Dr Robert Schmidt
Department of Psychology
University of Sheffield, Cathedral Court
1 Vicar Lane, Sheffield
S1 1HD, UK
Tel: (+44) 0114 222 6501
BSc (University of Osnabrueck)
MSc (University of Otago)
PhD (Humboldt University Berlin)
We study neural mechanisms underlying action control. This includes how animals select “good” actions and suppress “bad” ones. Specifically, we study how different circuits in the basal ganglia contribute to the control of actions and how this can be modulated by e.g. dopamine or oscillations. In my lab we develop computational models of neuronal activity and combine them with electrophysiological data in close collaboration with experimental labs.
I currently teach on the following modules:
PSY1002 Cognitive Psychology I
PSY2002 Cognitive Psychology II
PSY303 Neural Basis of Learning and Development
PSY311 Extended Essay in Psychology
PSY346 Research Project in Psychology
PSY6307 Computational Neuroscience I
PSY6309 Mathematical Modelling and Research Skills
PSY6315 Current Issues in Systems Neuroscience
PSY6431 Research Project in Cognitive Neuroscience
ACE0349 Extended Project in Psychology
MED624 Neuroimaging, Neurophysiology & Neuropsychiatry
Academic Chair of the Departmental Computing Committee
Member of the Research Computing Advisory Group
Undergraduate Admissions Tutor (atypical entry qualifications)
Ali Aytemur (2nd supervisor)
John Brooke (2nd supervisor)
A list of key publications can be found below. For a full list of publications please click here
- Schmidt R, Herrojo Ruiz M, Kilavik B, Lundqvist M, Starr P & Aron A (2019) Beta oscillations in working memory, executive control of movement and thought, and sensorimotor function. The Journal of Neuroscience : the official journal of the Society for Neuroscience, 39(42), 8231-8238. View this article in WRRO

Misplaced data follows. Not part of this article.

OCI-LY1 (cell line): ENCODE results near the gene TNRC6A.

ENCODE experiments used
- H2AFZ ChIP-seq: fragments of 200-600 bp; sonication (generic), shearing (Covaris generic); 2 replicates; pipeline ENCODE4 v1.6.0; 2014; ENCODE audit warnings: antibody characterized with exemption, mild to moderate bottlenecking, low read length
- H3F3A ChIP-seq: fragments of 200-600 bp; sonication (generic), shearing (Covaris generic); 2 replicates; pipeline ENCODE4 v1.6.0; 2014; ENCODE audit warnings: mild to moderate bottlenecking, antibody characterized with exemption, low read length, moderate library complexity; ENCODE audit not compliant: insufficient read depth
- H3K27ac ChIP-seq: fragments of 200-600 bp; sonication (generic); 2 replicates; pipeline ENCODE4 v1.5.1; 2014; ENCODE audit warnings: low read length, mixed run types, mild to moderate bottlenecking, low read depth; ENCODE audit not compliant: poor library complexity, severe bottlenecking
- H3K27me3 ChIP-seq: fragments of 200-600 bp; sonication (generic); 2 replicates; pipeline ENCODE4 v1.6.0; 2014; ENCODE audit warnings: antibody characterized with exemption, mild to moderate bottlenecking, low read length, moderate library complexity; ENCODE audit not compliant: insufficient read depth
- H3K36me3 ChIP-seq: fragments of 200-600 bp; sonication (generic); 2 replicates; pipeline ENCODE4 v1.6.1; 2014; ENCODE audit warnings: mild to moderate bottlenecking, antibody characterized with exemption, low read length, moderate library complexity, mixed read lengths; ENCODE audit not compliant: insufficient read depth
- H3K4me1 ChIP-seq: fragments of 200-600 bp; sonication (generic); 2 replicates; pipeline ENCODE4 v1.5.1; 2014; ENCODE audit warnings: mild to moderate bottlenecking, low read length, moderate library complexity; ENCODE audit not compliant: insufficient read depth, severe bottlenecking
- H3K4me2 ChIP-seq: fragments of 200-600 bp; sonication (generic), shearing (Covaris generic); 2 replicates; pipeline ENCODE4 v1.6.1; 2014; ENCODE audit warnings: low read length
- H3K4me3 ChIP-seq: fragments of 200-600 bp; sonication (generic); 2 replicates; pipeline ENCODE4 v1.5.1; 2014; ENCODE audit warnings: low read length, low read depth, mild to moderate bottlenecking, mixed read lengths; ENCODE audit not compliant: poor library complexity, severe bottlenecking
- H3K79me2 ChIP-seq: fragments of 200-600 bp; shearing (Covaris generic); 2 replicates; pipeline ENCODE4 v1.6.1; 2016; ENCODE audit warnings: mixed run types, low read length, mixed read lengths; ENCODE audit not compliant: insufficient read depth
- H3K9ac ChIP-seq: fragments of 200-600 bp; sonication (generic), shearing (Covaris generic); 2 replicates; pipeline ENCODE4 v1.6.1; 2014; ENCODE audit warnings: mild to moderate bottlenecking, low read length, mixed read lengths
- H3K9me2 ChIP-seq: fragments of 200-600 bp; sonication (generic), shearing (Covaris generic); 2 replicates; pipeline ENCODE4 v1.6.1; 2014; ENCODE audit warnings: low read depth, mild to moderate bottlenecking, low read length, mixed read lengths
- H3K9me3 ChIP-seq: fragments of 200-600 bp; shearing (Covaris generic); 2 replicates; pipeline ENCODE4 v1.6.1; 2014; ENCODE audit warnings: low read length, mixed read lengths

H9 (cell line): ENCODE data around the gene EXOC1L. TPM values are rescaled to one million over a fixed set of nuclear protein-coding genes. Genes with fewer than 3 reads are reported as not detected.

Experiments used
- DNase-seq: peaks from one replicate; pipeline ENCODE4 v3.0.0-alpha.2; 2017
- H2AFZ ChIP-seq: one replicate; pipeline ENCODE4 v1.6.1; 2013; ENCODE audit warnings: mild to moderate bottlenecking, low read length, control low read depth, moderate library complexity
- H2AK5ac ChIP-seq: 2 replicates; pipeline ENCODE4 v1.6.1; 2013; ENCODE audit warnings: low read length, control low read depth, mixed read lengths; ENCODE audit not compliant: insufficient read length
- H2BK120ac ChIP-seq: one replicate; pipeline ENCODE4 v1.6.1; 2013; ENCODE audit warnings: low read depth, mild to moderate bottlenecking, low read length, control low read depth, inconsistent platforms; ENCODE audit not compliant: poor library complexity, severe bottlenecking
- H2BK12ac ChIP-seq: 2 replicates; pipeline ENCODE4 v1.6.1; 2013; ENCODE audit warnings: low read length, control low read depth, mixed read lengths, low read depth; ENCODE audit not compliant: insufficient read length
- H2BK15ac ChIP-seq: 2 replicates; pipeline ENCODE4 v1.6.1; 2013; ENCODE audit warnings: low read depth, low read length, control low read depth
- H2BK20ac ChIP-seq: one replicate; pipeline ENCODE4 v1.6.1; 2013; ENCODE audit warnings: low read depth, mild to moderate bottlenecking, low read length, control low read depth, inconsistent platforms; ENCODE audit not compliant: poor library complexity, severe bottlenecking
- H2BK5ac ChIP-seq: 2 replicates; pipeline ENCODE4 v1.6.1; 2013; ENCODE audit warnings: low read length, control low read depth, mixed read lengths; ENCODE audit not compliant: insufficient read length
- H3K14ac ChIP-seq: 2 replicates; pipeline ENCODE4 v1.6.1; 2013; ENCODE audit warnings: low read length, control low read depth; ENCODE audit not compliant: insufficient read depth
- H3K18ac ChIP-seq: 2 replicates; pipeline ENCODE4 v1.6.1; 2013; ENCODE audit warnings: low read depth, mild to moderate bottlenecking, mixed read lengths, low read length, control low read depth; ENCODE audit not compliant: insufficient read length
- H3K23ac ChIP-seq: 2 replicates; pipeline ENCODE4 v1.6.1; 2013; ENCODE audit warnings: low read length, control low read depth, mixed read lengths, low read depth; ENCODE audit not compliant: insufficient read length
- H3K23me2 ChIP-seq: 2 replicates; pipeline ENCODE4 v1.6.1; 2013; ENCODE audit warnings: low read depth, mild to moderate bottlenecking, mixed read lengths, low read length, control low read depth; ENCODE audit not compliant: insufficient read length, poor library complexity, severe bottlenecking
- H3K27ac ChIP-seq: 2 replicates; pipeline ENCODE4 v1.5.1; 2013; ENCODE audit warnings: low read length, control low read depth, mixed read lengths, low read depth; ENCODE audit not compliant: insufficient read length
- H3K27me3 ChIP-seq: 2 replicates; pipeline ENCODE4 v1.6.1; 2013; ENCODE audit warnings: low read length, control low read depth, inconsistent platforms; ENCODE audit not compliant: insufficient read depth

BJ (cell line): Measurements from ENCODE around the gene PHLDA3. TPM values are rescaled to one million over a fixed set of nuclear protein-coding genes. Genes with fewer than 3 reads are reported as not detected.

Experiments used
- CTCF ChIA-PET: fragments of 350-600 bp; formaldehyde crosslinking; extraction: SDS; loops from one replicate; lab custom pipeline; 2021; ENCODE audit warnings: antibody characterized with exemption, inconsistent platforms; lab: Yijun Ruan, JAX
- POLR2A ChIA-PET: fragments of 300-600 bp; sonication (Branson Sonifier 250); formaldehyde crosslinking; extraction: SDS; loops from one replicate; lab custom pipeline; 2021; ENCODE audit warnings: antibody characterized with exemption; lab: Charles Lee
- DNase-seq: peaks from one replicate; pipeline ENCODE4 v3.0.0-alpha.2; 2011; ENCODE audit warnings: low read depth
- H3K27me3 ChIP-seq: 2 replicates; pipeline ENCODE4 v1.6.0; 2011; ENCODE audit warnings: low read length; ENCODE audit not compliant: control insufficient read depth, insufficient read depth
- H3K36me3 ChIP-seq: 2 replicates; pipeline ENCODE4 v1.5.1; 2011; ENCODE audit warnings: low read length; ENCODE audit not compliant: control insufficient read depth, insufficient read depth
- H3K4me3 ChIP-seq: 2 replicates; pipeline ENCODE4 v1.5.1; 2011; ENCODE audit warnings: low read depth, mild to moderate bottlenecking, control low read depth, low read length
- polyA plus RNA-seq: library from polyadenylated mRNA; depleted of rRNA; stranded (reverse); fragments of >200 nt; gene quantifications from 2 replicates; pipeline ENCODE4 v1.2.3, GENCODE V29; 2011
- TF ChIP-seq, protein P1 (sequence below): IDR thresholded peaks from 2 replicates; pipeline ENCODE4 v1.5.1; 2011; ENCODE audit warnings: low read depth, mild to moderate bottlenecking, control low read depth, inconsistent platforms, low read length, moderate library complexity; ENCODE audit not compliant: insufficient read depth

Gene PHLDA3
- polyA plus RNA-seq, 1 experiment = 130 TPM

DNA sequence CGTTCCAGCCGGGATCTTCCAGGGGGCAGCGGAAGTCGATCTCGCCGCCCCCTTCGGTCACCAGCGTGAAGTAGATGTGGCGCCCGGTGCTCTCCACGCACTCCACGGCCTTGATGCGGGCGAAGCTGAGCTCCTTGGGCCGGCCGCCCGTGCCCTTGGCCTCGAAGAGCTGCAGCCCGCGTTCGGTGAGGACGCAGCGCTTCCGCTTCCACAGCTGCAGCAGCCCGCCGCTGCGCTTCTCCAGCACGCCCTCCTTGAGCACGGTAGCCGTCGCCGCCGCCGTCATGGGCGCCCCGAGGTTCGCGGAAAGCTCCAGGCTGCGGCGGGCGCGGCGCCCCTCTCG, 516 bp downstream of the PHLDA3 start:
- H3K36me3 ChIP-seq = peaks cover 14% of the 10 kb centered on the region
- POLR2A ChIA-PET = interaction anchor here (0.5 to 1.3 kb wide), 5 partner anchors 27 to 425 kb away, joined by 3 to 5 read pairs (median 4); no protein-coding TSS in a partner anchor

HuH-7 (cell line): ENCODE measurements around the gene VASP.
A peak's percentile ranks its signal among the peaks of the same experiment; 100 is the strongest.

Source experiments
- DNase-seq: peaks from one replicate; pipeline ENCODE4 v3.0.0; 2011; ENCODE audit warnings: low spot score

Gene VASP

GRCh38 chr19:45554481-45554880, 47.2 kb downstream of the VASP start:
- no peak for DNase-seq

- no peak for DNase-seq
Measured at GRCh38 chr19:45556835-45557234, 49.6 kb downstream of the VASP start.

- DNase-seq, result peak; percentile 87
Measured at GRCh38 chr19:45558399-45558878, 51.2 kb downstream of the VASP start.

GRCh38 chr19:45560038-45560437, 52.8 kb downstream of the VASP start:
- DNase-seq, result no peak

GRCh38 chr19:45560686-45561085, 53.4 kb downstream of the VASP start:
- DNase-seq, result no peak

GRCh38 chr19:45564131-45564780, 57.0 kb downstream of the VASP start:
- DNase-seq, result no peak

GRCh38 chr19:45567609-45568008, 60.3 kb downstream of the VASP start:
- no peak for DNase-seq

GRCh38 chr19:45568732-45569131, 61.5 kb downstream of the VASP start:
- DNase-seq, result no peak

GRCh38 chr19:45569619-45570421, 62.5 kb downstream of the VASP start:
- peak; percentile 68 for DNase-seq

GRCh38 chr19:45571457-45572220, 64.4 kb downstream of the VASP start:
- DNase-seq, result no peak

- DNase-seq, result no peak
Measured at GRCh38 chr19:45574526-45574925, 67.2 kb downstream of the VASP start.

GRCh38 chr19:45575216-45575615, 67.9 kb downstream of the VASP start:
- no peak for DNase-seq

- Mirzaei A, Kumar A, Leventhal D, Mallet N, Aertsen A, Berke JD & Schmidt R (2017) Sensorimotor Processing in the Basal Ganglia Leads to Transient Beta Oscillations during Behavior. The Journal of neuroscience : the official journal of the Society for Neuroscience, 37(46), 11220-11232. View this article in WRRO
- Schmidt R & Berke JD (2017) A Pause-then-Cancel model of stopping: evidence from basal ganglia neurophysiology. Philosophical Transactions of the Royal Society B: Biological Sciences, 372. View this article in WRRO
- Mallet N, Schmidt R, Leventhal D, Chen F, Amer N, Boraud T & Berke JD (2016) Arkypallidal Cells Send a Stop Signal to Striatum. Neuron, 89(2), 308-316.
- Schmidt R, Leventhal DK, Mallet N, Chen F & Berke JD (2013) Canceling actions involves a race between basal ganglia pathways. Nature Neuroscience, 16(8), 1118-1124.
- Hagen EH, Sullivan RJ, Schmidt R, Morris G, Kempter R & Hammerstein P (2009) Ecology and neurobiology of toxin avoidance and the paradox of drug reward. Neuroscience, 160(1), 69-84.
- Pan W-X, Schmidt R, Wickens JR & Hyland BI (2005) Dopamine Cells Respond to Predicted Events during Classical Conditioning: Evidence for Eligibility Traces in the Reward-Learning Network. Journal of Neuroscience, 25(26), 6235-6242.
- Hunger L, Kumar A & Schmidt R () Abundance compensates kinetics: Similar effect of dopamine signals on D1 and D2 receptor populations. Journal of Neuroscience.